Math 130-03, Lab 4

Practice Problems

There is a test tomorrow (Friday, February 16). In lab, I will hand out a set of review problems for the test for you to work on. I hope that the two exercises for the fourth lab report will only take up part of the lab.

Exercise 1

According to the epsilon/delta definition, $ \displaystyle \lim_{x\to a}f(x)=L$ if for each positive number, $ \varepsilon$, it is possible to find a positive number, $ \delta$, such that whenever $ x$ is a number with $ 0<\vert x-a\vert<\delta$, it will also be true that $ f$ is defined at $ x$ and $ \vert f(x)-L\vert<\varepsilon$.

In the applet shown below, the graph of a function, f(x), is shown, and numbers a and L have been picked for you. You can change the values of epsilon and delta by dragging the sliders at the bottom of the applet or by typing new numbers into the input boxes. On the graph, a green line represents the vertical line $ x=a$, and a red line represents the horizontal line $ y=L$. The pink area, together with the yellow area, consists of the points $ (x,y)$ for which $ \vert y-L\vert<\varepsilon$. The light green area, together with the yellow area, consists of the points $ (x,y)$ for which $ \vert x-a\vert<\delta$. You can vary the widths of these regions by changing the values of epsilon and delta. The graph of the function is shown in black.

What has to be true in this applet if the limit of f(x) as x approaches a is in fact equal to L? It means that you can set the epsilon slider to any value you like, except zero. Then, no matter what positive epsilon you've chosen, it must be possible to adjust the delta slider so that the graph passes through the yellow region without straying into the green region. (A point $ (x,f(x))$ in the green region represents a value of $ x$ such that $ \vert x-a\vert<\delta$ but $ \vert f(x)-L\vert\ge\epsilon$. This is bad.) Note that if epsilon is made smaller, then delta might also have to be made smaller. If the limit is L, you will always be able to make delta small enough to work. If you encounter an epsilon for which no value of delta will work, then the limit is not equal to L. (The limit could still exist, if it's equal to some other value than L.)

In the example that is shown when the applet first starts up, the delta value is too big for the epsilon that is selected. The graph hits the green area. However, a smaller value of delta will work. Change delta to 0.1, for example. To get a better view, you can zoom in on a point by clicking on it. Click on the point $ (a,L)$ two or three times. (This is the point where the red and green lines intersect.) This will enlarge the graph nicely.

Now, try a smaller value of epsilon. Set epsilon to 0.1. The value delta = 0.1 is now too big. But if you reduce it, say to delta = 0.04, it works again. If you reduce epsilon again, you might be forced to reduce delta, and so on. If this process can be repeated infinitely - no matter how small epsilon is, you can find a delta - then the limit as x approaches a is L. If you ever get stuck - if you find a positive epsilon for which no positive delta works - then the limit as x approaches a is not L. On a computer, of course, you can't really repeat this process infinitely, since the computer can't deal with arbitrarily small numbers. But it can help you understand what is going on.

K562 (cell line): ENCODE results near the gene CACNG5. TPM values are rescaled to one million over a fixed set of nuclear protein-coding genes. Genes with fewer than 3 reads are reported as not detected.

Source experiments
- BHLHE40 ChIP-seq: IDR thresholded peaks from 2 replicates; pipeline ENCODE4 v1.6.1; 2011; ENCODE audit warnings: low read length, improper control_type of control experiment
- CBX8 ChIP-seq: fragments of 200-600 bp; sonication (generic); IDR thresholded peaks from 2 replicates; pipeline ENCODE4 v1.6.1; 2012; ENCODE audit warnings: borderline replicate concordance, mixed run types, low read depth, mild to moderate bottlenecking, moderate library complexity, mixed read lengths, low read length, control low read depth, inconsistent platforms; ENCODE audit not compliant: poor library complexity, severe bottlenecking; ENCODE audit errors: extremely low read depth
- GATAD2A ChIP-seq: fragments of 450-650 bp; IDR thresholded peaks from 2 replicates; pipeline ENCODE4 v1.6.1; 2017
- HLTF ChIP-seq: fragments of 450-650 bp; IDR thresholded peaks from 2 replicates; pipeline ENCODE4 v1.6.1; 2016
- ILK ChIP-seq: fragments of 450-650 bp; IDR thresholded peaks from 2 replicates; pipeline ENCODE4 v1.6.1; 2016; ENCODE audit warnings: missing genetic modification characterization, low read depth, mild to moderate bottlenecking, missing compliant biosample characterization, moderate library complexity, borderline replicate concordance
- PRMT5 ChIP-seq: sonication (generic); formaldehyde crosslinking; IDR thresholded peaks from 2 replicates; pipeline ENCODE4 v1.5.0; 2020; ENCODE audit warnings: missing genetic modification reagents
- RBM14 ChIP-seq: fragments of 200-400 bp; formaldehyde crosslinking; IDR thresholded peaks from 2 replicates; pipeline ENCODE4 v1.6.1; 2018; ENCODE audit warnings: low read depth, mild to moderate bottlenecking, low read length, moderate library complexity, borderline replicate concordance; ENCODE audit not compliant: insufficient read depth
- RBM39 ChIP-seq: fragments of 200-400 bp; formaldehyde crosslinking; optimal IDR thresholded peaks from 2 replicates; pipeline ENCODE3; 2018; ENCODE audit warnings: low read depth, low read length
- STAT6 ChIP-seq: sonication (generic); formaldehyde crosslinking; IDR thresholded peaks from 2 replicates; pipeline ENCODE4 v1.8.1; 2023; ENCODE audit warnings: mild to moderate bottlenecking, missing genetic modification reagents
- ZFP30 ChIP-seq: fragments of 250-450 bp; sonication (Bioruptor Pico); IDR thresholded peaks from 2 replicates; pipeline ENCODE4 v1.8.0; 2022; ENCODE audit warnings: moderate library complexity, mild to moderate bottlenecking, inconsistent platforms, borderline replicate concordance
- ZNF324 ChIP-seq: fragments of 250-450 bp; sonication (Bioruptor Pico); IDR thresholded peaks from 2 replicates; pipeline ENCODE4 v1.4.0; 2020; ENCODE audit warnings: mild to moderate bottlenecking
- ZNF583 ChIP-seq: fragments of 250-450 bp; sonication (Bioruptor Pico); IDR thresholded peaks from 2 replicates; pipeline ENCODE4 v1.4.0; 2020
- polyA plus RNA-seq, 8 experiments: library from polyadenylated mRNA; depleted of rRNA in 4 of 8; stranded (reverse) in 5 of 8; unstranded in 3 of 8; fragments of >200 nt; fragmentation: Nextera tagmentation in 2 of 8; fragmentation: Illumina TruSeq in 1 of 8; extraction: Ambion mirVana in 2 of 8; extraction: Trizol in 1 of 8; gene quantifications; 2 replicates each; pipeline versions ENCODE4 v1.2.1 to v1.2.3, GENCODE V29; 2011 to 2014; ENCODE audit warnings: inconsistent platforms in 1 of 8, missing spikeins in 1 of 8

Before going on to the exercise, make sure that you understand the startup example:

Now, for the stuff that you need to turn in. Besides the startup example, the applet contains four other examples. To load one of the examples, select it from the pop-up menu at the top of the applet and click the "Load Example" button. For each example, look at what happens for $ \varepsilon$ = 0.1, 0.01, and 0.001. For each value of $ \varepsilon$, see if you can find a value of $ \delta$ such that for every $ x$ with $ 0<\vert x-a\vert<\delta$, it follows that $ \vert f(x)-L\vert<\varepsilon$. Report your results (including the numerical value of each $ \delta$, if you can find one that works). For each example, carefully state what you can conclude about $ \displaystyle \lim_{x\to a}f(x)$ and why.

Don't forget that you can click at a point to zoom in on it!

Exercise 2

The last example in the previous exercise was the limit of the function x*sin(1/x). This function has a limit as $ x$ approaches 0, but it is not defined at 0. For the split function

$\displaystyle f(x)=\begin{cases}0 &\hbox{if $x=0$}\\
x*\sin(1/x) &\hbox{if $x \ne 0$} \end{cases}$

the limit of $ f(x)$ as $ x$ approaches 0 is $ f(0)$. Now, we can ask whether this function has a tangent line at $ x=0$. Check it out with the applet below. (The funny-looking function definition, (x = 0)? 0 : x*sin(1/x), is just a way of writing the above split function. It means ``if x = 0, then the value is 0, otherwise the value is x*sin(1/x).'' This is a notation that can be used in all the applets that you encounter in this course.) The applet is the same one that you used in the previous lab to work with secant lines and tangent lines.

For this exercise, investigate the limit of the secant line between (0,0) and the point $ (x,f(x))$ on the graph of this function, as $ x$ approaches 0. Note that this function is very badly behaved near 0, and the applet does not do a great job of drawing the graph. And the fact that the applet draws a red ``tangent line'' does not necessarily mean that the tangent line really exists. Try zooming in on the graph to get a closer look. Use the ``Zoom In'' button to zoom.

Now, try changing the function to: (x = 0)? 0 : (x*x)*sin(1/x), and investigate the limit of the secant line between (0,0) and the point $ (x,f(x))$ on the graph of this function, as $ x$ approaches 0. Try zooming in on the graph to get a closer look. Use the ``Zoom In'' button to zoom.

Report on your results in both cases. Do you think the tangent line exists? Why or why not? If it exists, what is its slope?

David Eck, February 2001